Unlike WorldbyStorm I used to be a huge embarrassment of a Smiths fan. What’s worse, when I was a fan of the Smiths I was an archetypical bookish teenager without the slightest hope of ever having a girlfriend. But that was okay, because I had Morrissey’s lyrics with which to explain away the misery of my thwarted sexuality. Then there was that NME journalist who suggested in the South Bank Show documentary, which aired just after the Smiths broke up, that Morrissey was directing his lyrics not like typical pop singers, at either a girl or a boy specifically, but at a third sex: not male, not female, but some asexual creature who finds it impossible to mix properly at parties.
Of course, I didn’t realize at the time that Morrissey eschewed gender in his songs because he hankered after fellas, where as I hungered after lasses. But that is why Morrissey was smarter than your average pop star. He knew that the feelings were the same for both genders and that there was no point alienating one in favour of the other. But as the years went by I left the Smiths lyrics, which had meant so much to me, behind, thinking that they were frozen in the amber of my teenage years.
When Morrissey continued to write songs and perform there seemed to be a sense that he hadn’t moved on, that his fan base remained those who were trying to keep alive that sense of what it used to be like to revel in your own identity when everyone around you just thought you were a nerdish fop.
But recently I’ve started listening to his two most recent albums again, and I realized that Morrissey has not really progressed as an artist. Rather he’s simply refined his art and is now writing songs which have a maturity that transcends the age of a listener. I say this because what made Morrissey’s lyrics unique was his ability to bring important subject matter into his pop songs with trivializing it. Now I realize that with the NME attack on Morrissey in the 90s we had a situation where his lyrics seem to approach a subject like national identity by skirting dangerously close to the rhetoric of BNP. The NME attack, however, reflected the times that were in it and the same publication was bending over backwards to embrace the inanity of Cool Britannia several years later.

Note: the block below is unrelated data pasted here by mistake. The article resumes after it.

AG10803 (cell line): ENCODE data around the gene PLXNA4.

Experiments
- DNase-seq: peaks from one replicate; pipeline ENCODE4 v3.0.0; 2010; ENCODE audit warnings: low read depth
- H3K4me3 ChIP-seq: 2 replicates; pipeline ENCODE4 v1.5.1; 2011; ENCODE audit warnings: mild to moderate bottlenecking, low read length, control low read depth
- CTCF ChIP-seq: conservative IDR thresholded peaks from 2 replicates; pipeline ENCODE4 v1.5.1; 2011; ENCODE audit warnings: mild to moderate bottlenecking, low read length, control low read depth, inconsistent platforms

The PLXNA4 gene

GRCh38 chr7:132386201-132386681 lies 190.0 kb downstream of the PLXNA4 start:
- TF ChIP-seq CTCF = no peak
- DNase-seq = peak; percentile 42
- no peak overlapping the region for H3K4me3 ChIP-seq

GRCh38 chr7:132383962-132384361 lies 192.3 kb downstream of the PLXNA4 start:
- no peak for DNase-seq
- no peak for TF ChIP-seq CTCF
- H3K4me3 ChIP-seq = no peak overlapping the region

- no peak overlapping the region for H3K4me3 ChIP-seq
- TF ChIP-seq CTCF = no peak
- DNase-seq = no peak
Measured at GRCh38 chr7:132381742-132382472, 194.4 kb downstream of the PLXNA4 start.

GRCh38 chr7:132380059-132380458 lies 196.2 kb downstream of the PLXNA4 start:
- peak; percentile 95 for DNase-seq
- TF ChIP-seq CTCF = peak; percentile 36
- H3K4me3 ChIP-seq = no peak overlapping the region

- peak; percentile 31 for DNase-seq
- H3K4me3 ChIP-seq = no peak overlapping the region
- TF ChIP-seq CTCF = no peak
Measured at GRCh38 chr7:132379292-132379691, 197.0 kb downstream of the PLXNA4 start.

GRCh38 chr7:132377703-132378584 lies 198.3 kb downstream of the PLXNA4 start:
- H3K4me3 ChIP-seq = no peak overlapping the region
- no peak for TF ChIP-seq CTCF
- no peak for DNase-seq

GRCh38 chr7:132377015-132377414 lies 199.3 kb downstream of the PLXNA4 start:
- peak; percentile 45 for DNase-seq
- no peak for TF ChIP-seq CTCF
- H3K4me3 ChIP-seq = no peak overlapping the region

But Morrissey was being subtler in his lyrics than journalists were willing to accept at the time. The same fine line seems to be skirted in I Will See You In Far Off Places from the 2006 album Ringleader Of The Tormentors. In it he seems to deal with Islamic terrorism (the music is a pastiche of Middle Eastern music) and the military actions of the United States Government.
Nobody knows what human life is.
Why we come, why we go.
So why then do I know
I will see you,
I will see you in far off places?
The heart knows why I grieve
And yes one day I will close my eyes forever
But I will see you
I will see you in far off places.
It’s so easy for us to sit together
But it’s so hard for our hearts to combine
Why? Why? Why? Why?
Destiny for some is to save lives
But destiny for some is to end lives
But there is no end
And I will see you in far off places.
If your god bestows protection upon you
And if the USA doesn’t bomb you
I believe I will see you somewhere safe
Looking to the camera, messing around
and pulling faces.
The song itself is just too ambiguous to let us know where Morrissey stands on the issues of the day, and this ambiguity is very finely judged. I wouldn’t say this is Morrissey’s best song, but it illustrates how, by avoiding explicitly stating something he’s allowing for the essence of what he would like to say speak to more people.
But what impressed me most were the songs that he chooses to cover and how within the obvious 3-4 minute pop format they deal with significant subjects. Redondo Beach below, for example starts off as a typical love song and through its repeated motif of ‘shock on their faces’ deals impressively with the topic of suicide. And then there’s the medley of one song that blends into another with Subway Train/Munich Air Disaster. Subway Train is a cover of a New York Dolls song, and Munich Air Disaster is fairly self explanatory. Of course, its no surprise that Morrissey is covering the New York Dolls as the young Mancunian was president of their fan club.
Anyway, below are the covers from Morrissey’s Live at the Earl Court album that I liked, as well the original version of Subway Train by the New York Dolls.